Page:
Empliciti efficacy benefits demonstrated in extended follow-up data
Posted: 7 December 2015 | | No comments yet
The follow-up data demonstrated that Empliciti (elotuzumab) in combination with Revlimid (lenalidomide) and dexamethasone had an improvement in progression-free survival in patients with relapsed or refractory multiple myeloma…
Bristol-Myers Squibb has presented extended follow-up data and a pre-specified interim overall survival (OS) analysis of Empliciti (elotuzumab) in combination with Revlimid (lenalidomide) and dexamethasone (ERd) in patients with relapsed or refractory multiple myeloma from ELOQUENT-2.
Empliciti is an immunostimulatory antibody that specifically targets Signaling Lymphocyte Activation Molecule Family member 7 (SLAMF7), a cell-surface glycoprotein. SLAMF7 is expressed on myeloma cells independent of cytogenetic abnormalities. SLAMF7 is also expressed on Natural Killer cells, plasma cells, and at lower levels on specific immune cell subsets of differentiated cells within the haematopoietic lineage.
Empliciti has a dual mechanism-of-action. It directly activates the immune system through Natural Killer cells via the SLAMF7 pathway. Empliciti also targets SLAMF7 on myeloma cells, tagging these malignant cells for Natural Killer cell-mediated destruction via antibody-dependent cellular toxicity.
The follow-up data demonstrated that Empliciti in combination with Rd had an improvement in progression-free survival (PFS) with a hazard ratio (HR) of 0.73 versus Rd alone. This result was consistent with the improvement in PFS that was observed at the time of the primary analysis.
Empliciti combination delayed need for subsequent therapies
The Empliciti combination delayed the need for subsequent myeloma therapy by a median of one year compared to Rd alone. A pre-specified interim analysis of OS found a positive trend favoring the Empliciti combination versus Rd alone, though at the time of the interim analysis the OS endpoint had not reached the pre-determined threshold for statistical significance. Patients will continue to be followed for survival. Updated safety and tolerability data were consistent with previous findings.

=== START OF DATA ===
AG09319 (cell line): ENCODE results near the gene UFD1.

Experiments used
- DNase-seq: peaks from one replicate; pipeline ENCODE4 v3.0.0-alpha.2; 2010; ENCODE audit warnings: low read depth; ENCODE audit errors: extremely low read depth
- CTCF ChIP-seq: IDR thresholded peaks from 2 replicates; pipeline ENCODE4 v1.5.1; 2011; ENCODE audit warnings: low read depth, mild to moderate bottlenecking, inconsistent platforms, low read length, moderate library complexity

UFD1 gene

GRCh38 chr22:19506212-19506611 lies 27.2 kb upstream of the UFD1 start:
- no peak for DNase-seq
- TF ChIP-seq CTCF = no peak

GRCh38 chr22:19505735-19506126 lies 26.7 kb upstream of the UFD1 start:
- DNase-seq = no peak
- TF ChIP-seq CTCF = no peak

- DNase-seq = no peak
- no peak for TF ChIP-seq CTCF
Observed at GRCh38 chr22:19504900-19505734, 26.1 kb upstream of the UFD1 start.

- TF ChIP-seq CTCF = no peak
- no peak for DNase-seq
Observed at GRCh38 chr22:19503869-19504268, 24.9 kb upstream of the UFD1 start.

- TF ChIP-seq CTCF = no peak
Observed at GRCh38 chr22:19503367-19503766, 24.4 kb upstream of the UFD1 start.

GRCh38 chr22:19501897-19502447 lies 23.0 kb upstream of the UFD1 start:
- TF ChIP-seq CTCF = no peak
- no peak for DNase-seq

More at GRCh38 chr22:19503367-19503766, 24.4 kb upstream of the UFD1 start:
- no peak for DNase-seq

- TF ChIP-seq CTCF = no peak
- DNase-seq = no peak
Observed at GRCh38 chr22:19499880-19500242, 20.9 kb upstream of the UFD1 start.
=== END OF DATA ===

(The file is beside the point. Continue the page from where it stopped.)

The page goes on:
“The Empliciti extended follow-up results provide physicians with additional insight into the potential benefit this new treatment may offer patients with relapsed or refractory multiple myeloma,” said Paul G. Richardson, M.D., Clinical Program Leader and Director of Clinical Research, Jerome Lipper Multiple Myeloma Center, Dana-Farber Cancer Institute. “Empliciti represents a new approach in multiple myeloma treatment of directly activating the body’s immune system, and it is very encouraging to see these data demonstrate the efficacy benefit persisted in some patients up to three years, allowing patients to live longer without experiencing disease progression.”
Empliciti as combination therapy with lenalidomide and dexamethasone was approved by the US Food and Drug Administration last month for the treatment of patients with multiple myeloma who have received one to three prior therapies. Bristol-Myers Squibb and AbbVie are co-developing Empliciti, with Bristol-Myers Squibb solely responsible for commercial activities.